The success of such programs may be difficult to measure in the short term, advocates say, but a long-term commitment at all levels of government could slowly level the playing field for all residents.

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“Racial equity is not an easy, one-off process,“ said Raúl González, a senior planner for the Metropolitan Area Planning Council, a regional agency that helps coordinate the program. “REMAP is really just the beginning stages of creating that space for addressing issues of inequity in housing, education, employment, criminal justice, and, of course, closing the racial wealth gap.”

The measure of success could also depend on the size of the community, and its demographics. In Natick, for instance, one of the six communities selected for the pilot program, most of the employees who were involved in the local initiative when it first began have left town government.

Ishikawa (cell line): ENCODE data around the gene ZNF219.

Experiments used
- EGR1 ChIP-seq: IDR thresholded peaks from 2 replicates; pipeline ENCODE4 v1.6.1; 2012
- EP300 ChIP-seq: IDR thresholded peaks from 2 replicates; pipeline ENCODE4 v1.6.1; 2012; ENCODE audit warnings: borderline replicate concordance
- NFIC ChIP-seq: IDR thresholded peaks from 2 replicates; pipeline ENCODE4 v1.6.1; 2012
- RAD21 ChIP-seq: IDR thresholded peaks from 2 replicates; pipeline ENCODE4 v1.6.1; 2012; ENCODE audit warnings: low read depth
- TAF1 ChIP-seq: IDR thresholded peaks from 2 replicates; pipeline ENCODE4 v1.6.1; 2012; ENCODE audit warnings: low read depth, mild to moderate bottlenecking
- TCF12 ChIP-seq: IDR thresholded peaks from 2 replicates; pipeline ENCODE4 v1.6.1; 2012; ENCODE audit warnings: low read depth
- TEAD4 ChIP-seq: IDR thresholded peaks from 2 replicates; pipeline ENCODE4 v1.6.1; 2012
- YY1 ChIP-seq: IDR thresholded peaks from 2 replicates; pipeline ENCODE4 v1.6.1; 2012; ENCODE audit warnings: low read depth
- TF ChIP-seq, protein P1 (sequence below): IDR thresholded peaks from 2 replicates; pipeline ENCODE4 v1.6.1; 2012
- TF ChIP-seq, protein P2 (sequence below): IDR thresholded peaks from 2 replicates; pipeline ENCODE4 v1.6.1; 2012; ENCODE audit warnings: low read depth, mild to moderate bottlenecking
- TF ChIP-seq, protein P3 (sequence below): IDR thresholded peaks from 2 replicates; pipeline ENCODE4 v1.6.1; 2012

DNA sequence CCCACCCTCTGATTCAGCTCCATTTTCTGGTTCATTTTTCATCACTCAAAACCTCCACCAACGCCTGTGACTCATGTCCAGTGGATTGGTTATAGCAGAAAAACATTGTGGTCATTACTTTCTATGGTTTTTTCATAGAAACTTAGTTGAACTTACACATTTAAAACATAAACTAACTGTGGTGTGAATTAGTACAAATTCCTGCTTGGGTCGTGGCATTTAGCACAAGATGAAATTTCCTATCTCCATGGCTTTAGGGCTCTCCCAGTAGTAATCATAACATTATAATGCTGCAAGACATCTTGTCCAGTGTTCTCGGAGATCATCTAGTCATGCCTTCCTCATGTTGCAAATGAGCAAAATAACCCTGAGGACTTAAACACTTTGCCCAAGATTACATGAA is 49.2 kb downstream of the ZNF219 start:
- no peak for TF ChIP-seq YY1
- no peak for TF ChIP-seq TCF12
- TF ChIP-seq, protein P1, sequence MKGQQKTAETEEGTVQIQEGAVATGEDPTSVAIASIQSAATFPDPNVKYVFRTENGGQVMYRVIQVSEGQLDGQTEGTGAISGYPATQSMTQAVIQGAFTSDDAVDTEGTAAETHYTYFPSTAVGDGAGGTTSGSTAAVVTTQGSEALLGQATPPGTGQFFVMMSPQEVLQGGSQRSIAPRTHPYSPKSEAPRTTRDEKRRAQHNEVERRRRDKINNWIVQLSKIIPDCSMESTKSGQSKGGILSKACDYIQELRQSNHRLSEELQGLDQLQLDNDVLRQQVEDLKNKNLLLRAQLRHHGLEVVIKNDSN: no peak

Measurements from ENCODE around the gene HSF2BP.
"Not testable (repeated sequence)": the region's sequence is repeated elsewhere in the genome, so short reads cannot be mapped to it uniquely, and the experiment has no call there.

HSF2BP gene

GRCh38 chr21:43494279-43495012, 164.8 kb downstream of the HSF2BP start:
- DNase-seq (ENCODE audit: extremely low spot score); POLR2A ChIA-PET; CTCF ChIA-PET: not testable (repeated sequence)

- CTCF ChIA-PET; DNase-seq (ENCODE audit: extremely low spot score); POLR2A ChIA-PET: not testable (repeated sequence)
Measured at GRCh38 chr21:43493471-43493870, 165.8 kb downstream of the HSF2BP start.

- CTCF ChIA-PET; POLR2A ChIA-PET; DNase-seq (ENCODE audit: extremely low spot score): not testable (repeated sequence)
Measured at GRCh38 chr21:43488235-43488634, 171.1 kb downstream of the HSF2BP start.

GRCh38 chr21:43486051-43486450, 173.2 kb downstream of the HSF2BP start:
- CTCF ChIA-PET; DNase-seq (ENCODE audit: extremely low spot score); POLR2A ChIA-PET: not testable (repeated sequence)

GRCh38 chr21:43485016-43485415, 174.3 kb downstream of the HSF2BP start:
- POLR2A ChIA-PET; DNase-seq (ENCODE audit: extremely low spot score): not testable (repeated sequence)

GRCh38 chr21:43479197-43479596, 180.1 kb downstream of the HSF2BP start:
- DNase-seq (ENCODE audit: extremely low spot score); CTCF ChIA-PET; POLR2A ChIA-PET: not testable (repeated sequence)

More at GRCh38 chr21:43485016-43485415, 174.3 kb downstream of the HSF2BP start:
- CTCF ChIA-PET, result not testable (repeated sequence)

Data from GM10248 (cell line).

The town of 36,000 residents has seen some progress under REMAP — such as the hiring of a new equity, inclusion, and outreach officer, as well as a communications chief — but with a smaller government and town meeting structure, change has come about much slower, said Natick’s town administrator, James Errickson.

“Our progress is going to need to be measured in a much longer timeframe,” Errickson said.

In other communities such as Lynn, the initiative has led to some effective changes, including in the Police Department, which is requiring police officers to wear body cameras, an effort to address demands for police transparency and accountability.

The other communities involved in the pilot are Revere, Framingham, Bedford, and Stoughton.

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Each community received $20,000 in technical assistance over two years, thanks to a mix of state and philanthropic funds provided to the Metropolitan Area Planning Council.

For the program’s first year of operation in 2021, each municipality identified root causes of inequities, and then crafted a mission statement for future policies to address. Throughout the process, the Metropolitan Area Planning Council coordinated virtual trainings for municipal employees on subjects ranging from how the racial wealth gap formed to ways to measure equity.